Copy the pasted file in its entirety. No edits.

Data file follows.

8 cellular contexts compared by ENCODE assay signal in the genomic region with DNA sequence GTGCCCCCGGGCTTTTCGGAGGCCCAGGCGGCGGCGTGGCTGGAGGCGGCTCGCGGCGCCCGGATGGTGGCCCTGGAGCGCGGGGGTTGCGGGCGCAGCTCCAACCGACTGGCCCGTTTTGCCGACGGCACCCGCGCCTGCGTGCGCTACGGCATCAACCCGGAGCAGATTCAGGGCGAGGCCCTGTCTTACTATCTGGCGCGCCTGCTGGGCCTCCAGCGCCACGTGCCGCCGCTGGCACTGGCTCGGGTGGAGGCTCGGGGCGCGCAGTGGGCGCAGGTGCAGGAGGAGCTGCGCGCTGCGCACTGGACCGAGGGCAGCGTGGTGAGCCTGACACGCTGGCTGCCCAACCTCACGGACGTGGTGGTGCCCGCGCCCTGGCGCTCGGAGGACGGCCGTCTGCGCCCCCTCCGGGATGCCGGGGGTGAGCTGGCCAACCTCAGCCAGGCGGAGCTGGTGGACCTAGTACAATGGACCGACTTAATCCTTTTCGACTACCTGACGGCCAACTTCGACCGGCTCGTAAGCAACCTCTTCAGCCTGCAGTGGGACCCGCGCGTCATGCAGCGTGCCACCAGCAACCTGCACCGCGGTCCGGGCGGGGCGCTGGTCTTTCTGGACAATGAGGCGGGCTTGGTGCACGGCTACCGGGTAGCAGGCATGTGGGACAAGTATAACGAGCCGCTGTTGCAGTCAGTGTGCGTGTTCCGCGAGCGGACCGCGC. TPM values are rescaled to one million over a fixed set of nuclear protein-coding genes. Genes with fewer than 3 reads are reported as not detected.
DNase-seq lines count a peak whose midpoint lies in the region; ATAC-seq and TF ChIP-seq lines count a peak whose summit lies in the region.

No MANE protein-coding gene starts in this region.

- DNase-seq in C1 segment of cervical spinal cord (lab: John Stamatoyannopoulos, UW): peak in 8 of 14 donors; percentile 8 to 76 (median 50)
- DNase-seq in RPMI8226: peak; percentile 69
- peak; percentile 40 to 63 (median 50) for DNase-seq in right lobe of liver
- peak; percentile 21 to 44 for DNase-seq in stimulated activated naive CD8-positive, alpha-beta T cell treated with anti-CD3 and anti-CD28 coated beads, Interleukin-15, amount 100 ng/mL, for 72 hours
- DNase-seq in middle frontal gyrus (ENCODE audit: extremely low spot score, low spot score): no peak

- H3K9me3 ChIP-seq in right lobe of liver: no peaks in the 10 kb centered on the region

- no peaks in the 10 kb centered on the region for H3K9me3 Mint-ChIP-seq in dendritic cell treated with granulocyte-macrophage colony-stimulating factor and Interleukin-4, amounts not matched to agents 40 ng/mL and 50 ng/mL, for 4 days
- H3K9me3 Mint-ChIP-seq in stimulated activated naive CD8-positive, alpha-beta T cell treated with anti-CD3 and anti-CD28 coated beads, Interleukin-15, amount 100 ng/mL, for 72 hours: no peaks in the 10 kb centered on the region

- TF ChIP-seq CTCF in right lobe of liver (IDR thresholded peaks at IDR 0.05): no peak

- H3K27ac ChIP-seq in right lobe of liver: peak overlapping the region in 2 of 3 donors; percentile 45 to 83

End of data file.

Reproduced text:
8 cellular contexts compared by ENCODE assay signal in the genomic region with DNA sequence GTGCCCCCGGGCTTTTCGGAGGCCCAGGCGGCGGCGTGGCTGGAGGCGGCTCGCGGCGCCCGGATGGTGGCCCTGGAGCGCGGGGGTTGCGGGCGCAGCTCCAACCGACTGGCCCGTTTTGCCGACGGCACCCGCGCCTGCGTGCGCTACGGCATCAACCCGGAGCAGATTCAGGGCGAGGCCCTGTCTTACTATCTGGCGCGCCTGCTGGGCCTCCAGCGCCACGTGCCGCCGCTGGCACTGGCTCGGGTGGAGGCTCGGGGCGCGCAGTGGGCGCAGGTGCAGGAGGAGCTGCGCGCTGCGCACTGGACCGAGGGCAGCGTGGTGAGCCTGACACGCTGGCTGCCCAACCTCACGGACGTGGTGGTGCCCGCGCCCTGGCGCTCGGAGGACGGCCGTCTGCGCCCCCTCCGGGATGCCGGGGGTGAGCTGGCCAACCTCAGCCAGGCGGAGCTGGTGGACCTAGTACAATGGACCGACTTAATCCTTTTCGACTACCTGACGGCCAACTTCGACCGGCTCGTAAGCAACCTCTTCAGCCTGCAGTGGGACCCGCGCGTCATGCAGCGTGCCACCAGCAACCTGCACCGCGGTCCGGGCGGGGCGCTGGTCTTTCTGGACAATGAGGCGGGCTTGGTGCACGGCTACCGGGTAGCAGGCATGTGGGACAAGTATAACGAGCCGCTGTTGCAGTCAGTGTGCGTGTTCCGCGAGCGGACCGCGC. TPM values are rescaled to one million over a fixed set of nuclear protein-coding genes. Genes with fewer than 3 reads are reported as not detected.
DNase-seq lines count a peak whose midpoint lies in the region; ATAC-seq and TF ChIP-seq lines count a peak whose summit lies in the region.

No MANE protein-coding gene starts in this region.

- DNase-seq in C1 segment of cervical spinal cord (lab: John Stamatoyannopoulos, UW): peak in 8 of 14 donors; percentile 8 to 76 (median 50)
- DNase-seq in RPMI8226: peak; percentile 69
- peak; percentile 40 to 63 (median 50) for DNase-seq in right lobe of liver
- peak; percentile 21 to 44 for DNase-seq in stimulated activated naive CD8-positive, alpha-beta T cell treated with anti-CD3 and anti-CD28 coated beads, Interleukin-15, amount 100 ng/mL, for 72 hours
- DNase-seq in middle frontal gyrus (ENCODE audit: extremely low spot score, low spot score): no peak

- H3K9me3 ChIP-seq in right lobe of liver: no peaks in the 10 kb centered on the region

- no peaks in the 10 kb centered on the region for H3K9me3 Mint-ChIP-seq in dendritic cell treated with granulocyte-macrophage colony-stimulating factor and Interleukin-4, amounts not matched to agents 40 ng/mL and 50 ng/mL, for 4 days
- H3K9me3 Mint-ChIP-seq in stimulated activated naive CD8-positive, alpha-beta T cell treated with anti-CD3 and anti-CD28 coated beads, Interleukin-15, amount 100 ng/mL, for 72 hours: no peaks in the 10 kb centered on the region

- TF ChIP-seq CTCF in right lobe of liver (IDR thresholded peaks at IDR 0.05): no peak

- H3K27ac ChIP-seq in right lobe of liver: peak overlapping the region in 2 of 3 donors; percentile 45 to 83